What roles and functions can civil society play in preventing war and building peace? This paper provides an in-depth review of these roles and functions. It also provides an overview of the key challenges facing the wider field of civil society working for peace.
This paper is based on the experiences and discussions undertaken through the first three years of the Global Partnership for the Prevention of Armed Conflict (GPPAC). It builds on the outcomes of regional conferences and action agendas, the global conference ‘From Reaction to Prevention: Civil Society Forging Partnerships to Prevent Violent Conflict and Build Peace’ that took place at the United Nations headquarters in New York in July 2005 and the Global Action Agenda. Furthermore it also advances on the publication People Building- Successful stories of civil society that was published in July 2005. Lastly, it benefits from the insights and practical experiences of the regional initiators of the Global Partnership.
- Why civil society should be involved in working with conflict: The changing nature of war compels civil society to act. The use of unconventional tactics by warring parties has dramatically increased the costs of conflict for ordinary people. Non-combatant civilians are the main targets of violence and civilian deaths are the vast majority of all casualties. These have compelled civil society actors to use their energy and creativity to find alternatives to violence, to end wars, and prevent them from starting or reoccurring. Civil society therefore acts as a force for people-centered security and contributes depth and durability to peacebuilding.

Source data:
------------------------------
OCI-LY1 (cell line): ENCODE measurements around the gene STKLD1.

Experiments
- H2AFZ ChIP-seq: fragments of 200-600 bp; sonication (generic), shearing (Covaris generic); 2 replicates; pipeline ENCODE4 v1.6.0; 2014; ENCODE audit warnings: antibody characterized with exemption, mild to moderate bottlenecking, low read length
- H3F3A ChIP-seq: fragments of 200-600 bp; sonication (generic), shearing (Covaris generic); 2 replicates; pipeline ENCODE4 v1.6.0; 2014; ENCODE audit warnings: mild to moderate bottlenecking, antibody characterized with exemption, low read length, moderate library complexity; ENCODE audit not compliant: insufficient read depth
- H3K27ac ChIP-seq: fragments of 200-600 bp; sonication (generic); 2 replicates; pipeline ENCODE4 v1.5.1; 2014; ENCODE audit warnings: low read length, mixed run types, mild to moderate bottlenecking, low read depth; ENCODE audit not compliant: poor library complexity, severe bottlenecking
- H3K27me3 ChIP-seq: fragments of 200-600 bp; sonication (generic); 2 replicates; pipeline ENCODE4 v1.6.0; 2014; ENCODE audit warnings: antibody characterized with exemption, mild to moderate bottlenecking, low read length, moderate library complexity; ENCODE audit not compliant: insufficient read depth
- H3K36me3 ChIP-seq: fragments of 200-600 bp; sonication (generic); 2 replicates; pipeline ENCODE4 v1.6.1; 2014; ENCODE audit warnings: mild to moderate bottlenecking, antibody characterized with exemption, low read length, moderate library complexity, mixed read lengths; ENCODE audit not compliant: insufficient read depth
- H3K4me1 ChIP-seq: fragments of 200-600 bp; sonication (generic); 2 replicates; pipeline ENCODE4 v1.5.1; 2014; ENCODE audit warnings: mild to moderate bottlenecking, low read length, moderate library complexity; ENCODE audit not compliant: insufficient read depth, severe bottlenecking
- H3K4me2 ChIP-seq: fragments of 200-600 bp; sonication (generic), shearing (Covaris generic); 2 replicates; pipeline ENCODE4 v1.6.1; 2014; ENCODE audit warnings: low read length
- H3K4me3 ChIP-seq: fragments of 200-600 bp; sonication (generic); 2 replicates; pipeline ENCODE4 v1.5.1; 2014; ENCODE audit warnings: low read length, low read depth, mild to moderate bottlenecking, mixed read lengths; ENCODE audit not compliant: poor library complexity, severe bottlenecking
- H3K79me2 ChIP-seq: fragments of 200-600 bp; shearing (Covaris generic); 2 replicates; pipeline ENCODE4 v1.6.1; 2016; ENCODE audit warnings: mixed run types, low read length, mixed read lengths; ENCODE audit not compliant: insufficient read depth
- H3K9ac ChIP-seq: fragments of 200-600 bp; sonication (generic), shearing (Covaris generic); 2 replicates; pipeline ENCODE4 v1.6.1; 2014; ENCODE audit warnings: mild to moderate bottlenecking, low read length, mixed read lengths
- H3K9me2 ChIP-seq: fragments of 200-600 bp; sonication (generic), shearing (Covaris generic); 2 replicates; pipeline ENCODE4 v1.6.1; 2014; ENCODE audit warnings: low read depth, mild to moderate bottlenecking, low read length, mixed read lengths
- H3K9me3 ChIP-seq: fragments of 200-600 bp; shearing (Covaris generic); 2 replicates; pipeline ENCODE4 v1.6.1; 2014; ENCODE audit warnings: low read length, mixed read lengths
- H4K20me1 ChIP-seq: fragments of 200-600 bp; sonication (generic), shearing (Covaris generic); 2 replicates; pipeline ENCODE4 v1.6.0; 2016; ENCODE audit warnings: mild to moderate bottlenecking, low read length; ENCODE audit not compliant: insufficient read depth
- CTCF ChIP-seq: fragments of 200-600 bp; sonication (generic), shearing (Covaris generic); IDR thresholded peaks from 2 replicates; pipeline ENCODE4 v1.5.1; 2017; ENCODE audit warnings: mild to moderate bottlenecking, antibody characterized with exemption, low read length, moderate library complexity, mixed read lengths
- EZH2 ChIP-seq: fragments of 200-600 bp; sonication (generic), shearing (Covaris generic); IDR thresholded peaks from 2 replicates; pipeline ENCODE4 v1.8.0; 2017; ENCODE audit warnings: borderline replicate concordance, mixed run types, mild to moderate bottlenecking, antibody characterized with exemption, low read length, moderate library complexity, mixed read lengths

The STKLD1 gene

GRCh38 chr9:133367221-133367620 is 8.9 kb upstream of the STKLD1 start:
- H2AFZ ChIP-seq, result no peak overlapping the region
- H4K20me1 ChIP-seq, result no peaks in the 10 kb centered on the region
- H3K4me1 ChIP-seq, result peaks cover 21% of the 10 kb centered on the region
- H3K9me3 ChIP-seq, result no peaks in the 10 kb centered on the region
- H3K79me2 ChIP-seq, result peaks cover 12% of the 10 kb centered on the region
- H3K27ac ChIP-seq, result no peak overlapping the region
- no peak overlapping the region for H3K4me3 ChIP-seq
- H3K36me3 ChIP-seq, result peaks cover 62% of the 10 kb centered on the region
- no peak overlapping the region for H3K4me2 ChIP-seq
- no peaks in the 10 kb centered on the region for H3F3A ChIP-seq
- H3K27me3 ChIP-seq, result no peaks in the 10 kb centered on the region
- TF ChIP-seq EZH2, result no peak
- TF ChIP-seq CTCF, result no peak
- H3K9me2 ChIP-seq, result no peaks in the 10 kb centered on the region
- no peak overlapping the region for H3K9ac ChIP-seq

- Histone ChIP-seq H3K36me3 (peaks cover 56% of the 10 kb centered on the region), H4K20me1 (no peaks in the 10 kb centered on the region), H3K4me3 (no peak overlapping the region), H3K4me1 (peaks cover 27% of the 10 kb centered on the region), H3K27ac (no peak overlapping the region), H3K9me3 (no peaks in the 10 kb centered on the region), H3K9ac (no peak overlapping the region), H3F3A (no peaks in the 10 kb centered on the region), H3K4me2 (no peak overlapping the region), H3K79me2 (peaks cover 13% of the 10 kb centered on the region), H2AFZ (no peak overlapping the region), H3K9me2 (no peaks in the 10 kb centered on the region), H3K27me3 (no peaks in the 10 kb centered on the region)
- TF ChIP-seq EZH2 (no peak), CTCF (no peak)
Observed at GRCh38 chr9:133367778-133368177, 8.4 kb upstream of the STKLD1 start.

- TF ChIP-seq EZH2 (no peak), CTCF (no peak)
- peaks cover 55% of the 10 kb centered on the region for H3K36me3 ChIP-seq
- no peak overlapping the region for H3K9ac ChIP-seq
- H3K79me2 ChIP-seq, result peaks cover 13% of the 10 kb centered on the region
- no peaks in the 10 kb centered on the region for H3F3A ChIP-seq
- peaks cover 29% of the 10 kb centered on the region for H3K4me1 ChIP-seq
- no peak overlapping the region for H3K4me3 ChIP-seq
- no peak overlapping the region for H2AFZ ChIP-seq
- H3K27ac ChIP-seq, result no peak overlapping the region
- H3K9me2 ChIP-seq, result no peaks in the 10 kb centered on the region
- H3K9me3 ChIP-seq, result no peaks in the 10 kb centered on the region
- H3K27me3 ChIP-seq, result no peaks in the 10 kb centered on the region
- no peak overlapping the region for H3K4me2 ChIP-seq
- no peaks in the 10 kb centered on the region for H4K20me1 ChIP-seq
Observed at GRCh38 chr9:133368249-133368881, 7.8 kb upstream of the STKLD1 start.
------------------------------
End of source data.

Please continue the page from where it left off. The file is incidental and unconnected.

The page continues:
- Agents for change: key functions of civil society peacebuilding: Civil society responds to conflict in numerous ways. While often part of the forces supporting war, it is also one of the powerful forces promoting peace. Eight main functions of civil society peacebuilding identified are: waging conflict constructively; conflict embraced as a way of working; shifting conflict attitudes: the power to re-frame and change perceptions; envisioning a better future: power to identify, to analyse and to propose; mobilizing constituencies for peace: generating support and applying pressure; promoting security: power to reduce violence and promote stability; making peace: helping to reach agreement; ‘pragmatic peace’: community-level peacemaking; and transforming the causes and consequences of conflict.
- Partnerships for peace: The primary responsibility for conflict prevention rests with national governments and other local actors. Greater ownership is likely to result in a more legitimate process and sustainable outcomes. The primary role of outsiders is to create spaces and support inclusive processes that enable those directly involved to make decisions about the specific arrangements for addressing the causes of conflict. Outsiders should help to build on the capacities that exist and avoid actions that displace and undermine homegrown initiatives or that promote short-term objectives at the expense of long-term prevention. Partnerships for peace may be the antidote to systems and networks sustaining war. To achieve this potential, we need to acknowledge the legitimacy of CSOs in peace and security matters and to strengthen official recognition of their roles in the conflict prevention partnership.